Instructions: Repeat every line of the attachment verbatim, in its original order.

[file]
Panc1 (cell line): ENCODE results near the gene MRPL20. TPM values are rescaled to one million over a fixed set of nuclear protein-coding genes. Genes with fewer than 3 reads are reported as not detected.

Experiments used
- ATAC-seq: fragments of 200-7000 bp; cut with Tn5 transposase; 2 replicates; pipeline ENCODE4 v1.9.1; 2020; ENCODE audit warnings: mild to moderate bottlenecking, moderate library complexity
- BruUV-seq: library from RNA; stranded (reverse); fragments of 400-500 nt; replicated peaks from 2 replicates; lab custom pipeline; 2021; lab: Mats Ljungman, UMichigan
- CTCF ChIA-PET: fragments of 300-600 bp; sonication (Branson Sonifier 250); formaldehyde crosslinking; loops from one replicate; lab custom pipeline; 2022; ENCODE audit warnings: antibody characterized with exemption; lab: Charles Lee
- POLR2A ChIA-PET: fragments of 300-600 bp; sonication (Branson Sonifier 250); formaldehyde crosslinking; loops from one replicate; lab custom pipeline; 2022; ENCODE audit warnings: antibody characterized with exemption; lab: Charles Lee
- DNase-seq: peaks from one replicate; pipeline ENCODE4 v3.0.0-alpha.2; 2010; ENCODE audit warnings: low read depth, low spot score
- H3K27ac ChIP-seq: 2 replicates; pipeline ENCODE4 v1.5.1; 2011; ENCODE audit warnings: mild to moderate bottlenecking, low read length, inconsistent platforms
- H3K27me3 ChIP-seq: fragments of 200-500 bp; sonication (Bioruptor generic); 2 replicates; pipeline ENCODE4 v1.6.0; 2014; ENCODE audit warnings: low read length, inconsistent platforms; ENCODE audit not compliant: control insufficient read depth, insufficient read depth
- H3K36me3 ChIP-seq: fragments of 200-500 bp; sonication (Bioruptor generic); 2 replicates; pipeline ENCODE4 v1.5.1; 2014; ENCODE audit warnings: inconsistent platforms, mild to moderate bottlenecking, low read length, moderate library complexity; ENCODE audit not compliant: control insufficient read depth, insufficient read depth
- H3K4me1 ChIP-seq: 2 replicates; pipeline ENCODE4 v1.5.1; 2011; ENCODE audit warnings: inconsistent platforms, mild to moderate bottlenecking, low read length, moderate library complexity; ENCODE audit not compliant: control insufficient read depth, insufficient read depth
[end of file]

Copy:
Panc1 (cell line): ENCODE results near the gene MRPL20. TPM values are rescaled to one million over a fixed set of nuclear protein-coding genes. Genes with fewer than 3 reads are reported as not detected.

Experiments used
- ATAC-seq: fragments of 200-7000 bp; cut with Tn5 transposase; 2 replicates; pipeline ENCODE4 v1.9.1; 2020; ENCODE audit warnings: mild to moderate bottlenecking, moderate library complexity
- BruUV-seq: library from RNA; stranded (reverse); fragments of 400-500 nt; replicated peaks from 2 replicates; lab custom pipeline; 2021; lab: Mats Ljungman, UMichigan
- CTCF ChIA-PET: fragments of 300-600 bp; sonication (Branson Sonifier 250); formaldehyde crosslinking; loops from one replicate; lab custom pipeline; 2022; ENCODE audit warnings: antibody characterized with exemption; lab: Charles Lee
- POLR2A ChIA-PET: fragments of 300-600 bp; sonication (Branson Sonifier 250); formaldehyde crosslinking; loops from one replicate; lab custom pipeline; 2022; ENCODE audit warnings: antibody characterized with exemption; lab: Charles Lee
- DNase-seq: peaks from one replicate; pipeline ENCODE4 v3.0.0-alpha.2; 2010; ENCODE audit warnings: low read depth, low spot score
- H3K27ac ChIP-seq: 2 replicates; pipeline ENCODE4 v1.5.1; 2011; ENCODE audit warnings: mild to moderate bottlenecking, low read length, inconsistent platforms
- H3K27me3 ChIP-seq: fragments of 200-500 bp; sonication (Bioruptor generic); 2 replicates; pipeline ENCODE4 v1.6.0; 2014; ENCODE audit warnings: low read length, inconsistent platforms; ENCODE audit not compliant: control insufficient read depth, insufficient read depth
- H3K36me3 ChIP-seq: fragments of 200-500 bp; sonication (Bioruptor generic); 2 replicates; pipeline ENCODE4 v1.5.1; 2014; ENCODE audit warnings: inconsistent platforms, mild to moderate bottlenecking, low read length, moderate library complexity; ENCODE audit not compliant: control insufficient read depth, insufficient read depth
- H3K4me1 ChIP-seq: 2 replicates; pipeline ENCODE4 v1.5.1; 2011; ENCODE audit warnings: inconsistent platforms, mild to moderate bottlenecking, low read length, moderate library complexity; ENCODE audit not compliant: control insufficient read depth, insufficient read depth